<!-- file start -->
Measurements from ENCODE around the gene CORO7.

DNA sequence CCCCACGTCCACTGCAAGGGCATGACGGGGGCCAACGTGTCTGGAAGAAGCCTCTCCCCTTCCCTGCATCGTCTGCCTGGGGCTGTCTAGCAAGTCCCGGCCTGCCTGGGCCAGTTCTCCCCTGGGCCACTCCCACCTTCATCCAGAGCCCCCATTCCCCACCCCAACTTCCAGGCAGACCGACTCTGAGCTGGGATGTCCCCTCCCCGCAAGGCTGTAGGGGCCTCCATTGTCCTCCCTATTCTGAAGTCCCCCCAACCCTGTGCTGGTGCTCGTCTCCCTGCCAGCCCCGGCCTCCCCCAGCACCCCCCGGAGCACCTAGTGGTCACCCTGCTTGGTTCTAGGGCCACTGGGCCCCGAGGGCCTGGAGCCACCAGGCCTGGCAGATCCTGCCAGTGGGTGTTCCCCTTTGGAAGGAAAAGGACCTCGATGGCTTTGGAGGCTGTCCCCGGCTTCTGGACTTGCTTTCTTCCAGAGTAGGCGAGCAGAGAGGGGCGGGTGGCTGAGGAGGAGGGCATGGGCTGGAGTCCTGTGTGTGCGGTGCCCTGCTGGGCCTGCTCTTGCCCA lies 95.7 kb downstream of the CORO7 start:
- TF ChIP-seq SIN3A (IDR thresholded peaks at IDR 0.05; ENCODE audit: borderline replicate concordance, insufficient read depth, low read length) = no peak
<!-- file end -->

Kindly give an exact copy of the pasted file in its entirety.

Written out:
Measurements from ENCODE around the gene CORO7.

DNA sequence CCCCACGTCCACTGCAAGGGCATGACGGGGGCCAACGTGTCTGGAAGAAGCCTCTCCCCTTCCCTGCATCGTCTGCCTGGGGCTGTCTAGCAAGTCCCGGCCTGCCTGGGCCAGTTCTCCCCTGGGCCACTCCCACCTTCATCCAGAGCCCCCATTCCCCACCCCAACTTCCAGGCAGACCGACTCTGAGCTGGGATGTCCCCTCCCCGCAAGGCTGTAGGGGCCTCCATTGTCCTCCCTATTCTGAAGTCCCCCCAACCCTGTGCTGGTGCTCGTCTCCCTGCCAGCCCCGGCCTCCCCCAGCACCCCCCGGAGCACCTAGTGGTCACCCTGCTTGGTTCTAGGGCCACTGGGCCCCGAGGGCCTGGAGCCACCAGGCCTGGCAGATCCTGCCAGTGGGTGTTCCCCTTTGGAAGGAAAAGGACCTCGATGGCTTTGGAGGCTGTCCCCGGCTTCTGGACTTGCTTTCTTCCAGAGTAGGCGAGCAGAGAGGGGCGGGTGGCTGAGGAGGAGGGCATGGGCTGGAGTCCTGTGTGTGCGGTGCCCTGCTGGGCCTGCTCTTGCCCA lies 95.7 kb downstream of the CORO7 start:
- TF ChIP-seq SIN3A (IDR thresholded peaks at IDR 0.05; ENCODE audit: borderline replicate concordance, insufficient read depth, low read length) = no peak